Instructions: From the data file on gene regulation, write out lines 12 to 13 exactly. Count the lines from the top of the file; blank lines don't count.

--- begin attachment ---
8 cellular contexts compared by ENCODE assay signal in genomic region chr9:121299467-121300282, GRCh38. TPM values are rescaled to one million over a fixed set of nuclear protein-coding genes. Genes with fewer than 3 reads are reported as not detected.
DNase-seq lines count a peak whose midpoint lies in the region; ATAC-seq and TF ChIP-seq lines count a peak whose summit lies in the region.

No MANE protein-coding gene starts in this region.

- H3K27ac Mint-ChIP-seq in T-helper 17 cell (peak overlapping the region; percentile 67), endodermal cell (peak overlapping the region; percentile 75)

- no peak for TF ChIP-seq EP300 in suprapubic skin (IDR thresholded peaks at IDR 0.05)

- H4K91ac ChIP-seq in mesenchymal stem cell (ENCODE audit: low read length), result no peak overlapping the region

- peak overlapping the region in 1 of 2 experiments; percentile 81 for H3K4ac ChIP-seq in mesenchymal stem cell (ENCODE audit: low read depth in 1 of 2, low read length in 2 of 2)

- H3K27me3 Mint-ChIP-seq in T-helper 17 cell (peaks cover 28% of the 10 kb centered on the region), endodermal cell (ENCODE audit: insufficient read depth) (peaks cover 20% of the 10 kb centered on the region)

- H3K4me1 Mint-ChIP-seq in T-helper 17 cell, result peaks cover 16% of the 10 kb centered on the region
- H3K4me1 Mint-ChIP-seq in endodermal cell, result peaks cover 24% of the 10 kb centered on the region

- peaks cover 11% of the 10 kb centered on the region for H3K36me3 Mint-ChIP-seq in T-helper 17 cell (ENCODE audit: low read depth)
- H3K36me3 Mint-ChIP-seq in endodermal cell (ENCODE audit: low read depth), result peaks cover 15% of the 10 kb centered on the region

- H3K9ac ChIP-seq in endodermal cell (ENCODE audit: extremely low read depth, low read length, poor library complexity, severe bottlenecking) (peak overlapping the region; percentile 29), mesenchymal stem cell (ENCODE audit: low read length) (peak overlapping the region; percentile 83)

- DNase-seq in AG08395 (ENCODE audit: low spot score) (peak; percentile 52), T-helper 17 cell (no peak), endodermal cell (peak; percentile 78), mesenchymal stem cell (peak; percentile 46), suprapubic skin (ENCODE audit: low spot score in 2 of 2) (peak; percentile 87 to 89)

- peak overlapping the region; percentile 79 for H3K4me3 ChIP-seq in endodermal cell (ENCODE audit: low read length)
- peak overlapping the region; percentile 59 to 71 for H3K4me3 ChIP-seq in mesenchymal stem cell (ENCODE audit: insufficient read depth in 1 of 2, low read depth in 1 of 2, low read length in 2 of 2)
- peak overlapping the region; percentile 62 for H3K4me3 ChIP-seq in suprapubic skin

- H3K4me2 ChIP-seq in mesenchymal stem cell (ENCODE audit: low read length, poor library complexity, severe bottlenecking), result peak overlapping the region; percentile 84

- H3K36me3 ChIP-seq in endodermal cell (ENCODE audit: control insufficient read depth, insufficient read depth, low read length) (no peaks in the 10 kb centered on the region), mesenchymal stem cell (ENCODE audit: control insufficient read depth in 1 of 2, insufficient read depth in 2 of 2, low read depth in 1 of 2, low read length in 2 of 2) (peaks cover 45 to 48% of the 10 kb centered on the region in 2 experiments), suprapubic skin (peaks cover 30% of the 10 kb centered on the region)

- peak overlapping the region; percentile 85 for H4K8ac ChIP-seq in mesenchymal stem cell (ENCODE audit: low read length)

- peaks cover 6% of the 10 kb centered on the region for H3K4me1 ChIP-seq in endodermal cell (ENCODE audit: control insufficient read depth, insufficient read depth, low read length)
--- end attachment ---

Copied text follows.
- H3K36me3 Mint-ChIP-seq in endodermal cell (ENCODE audit: low read depth), result peaks cover 15% of the 10 kb centered on the region

- H3K9ac ChIP-seq in endodermal cell (ENCODE audit: extremely low read depth, low read length, poor library complexity, severe bottlenecking) (peak overlapping the region; percentile 29), mesenchymal stem cell (ENCODE audit: low read length) (peak overlapping the region; percentile 83)